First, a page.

The Second Council of Nicaea (787) and the Canon of the New Testament

Roger Pearse | 5/1/2019 | Staff
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Why on earth would anybody suppose that the Second Council of Nicea / Nicaea in 787 was responsible for deciding which books went into the bible? It’s absurd on the face of it, considering the vast mass of patristic testimony and physical bibles that survive.

However I keep seeing ignorant people online who either state this, or seem genuinely uncertain whether they mean the First or Second councils of Nicaea. There is a much more common myth that the canon was decided at the First council in 325, but that’s another story.

Accident - Today - Source - Bart - Ehrman

Quite by accident today I found what seems to be the source. It is none other than Bart Ehrman, Lost Christianities: The Battles for Scripture and the Faiths We Never Knew, Oxford University Press, 2003. It’s a popular book, not a scholarly work, so it probably circulates among atheists. The reference I was given was to pages 41-43, in which Ehrman talks about the apocryphal Acts of John, as an example of works in which celibacy is praised. In chapter two, pages 41-42 we find this interesting statement:

(Highlighting is mine) Buried at the back, on p.262, where few will read them, are the notes:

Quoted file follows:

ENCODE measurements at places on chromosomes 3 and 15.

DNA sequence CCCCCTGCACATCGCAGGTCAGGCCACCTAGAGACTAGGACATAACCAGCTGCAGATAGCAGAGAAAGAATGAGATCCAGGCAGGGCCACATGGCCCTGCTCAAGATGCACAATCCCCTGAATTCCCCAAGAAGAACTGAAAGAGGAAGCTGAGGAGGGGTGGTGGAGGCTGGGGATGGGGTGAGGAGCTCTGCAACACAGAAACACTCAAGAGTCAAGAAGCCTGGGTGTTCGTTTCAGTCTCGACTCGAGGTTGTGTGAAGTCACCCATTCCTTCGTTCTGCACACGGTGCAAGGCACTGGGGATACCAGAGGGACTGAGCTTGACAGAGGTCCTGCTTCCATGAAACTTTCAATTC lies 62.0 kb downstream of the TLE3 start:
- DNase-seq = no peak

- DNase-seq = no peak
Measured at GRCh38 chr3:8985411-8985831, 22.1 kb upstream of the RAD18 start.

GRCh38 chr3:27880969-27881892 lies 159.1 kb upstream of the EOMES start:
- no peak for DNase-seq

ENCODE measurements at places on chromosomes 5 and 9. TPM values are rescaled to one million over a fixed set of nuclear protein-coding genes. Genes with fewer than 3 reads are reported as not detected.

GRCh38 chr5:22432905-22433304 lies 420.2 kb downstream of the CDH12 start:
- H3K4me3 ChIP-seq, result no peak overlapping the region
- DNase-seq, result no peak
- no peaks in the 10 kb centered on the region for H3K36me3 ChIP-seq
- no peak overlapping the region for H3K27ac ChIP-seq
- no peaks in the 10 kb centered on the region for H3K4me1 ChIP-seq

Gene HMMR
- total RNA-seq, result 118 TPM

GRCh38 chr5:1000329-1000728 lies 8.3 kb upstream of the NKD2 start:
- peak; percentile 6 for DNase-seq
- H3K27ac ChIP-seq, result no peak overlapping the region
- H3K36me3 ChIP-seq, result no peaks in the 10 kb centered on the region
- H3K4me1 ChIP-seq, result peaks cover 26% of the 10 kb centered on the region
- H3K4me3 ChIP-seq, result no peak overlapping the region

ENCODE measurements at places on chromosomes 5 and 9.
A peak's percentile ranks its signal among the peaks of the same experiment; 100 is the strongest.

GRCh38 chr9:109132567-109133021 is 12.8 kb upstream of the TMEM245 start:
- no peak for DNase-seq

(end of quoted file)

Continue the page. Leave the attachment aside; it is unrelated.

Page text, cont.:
Acts - John - Derives - Sources - Scholars

23. It is widely recognized that the surviving Acts of John derives from several sources; most scholars recognize that a large portion of the text (chaps. 87–105, or just 94–102) as we now have it was interpolated at a later time into the narrative. See the discussion in Elliott, Apocryphal New Testament, 303–4. For a translation of some of the more intriguing accounts of the Acts of John, see the excerpts from Elliott in Ehrman, Lost Scriptures, 93–108; that is the translation I am following here.

24. See the discussion in Elliott, Apocryphal New Testament, 303–7.

Source - Legend

This, I suspect, is indeed the source for the modern legend. Because of...
(Excerpt) Read more at: Roger Pearse
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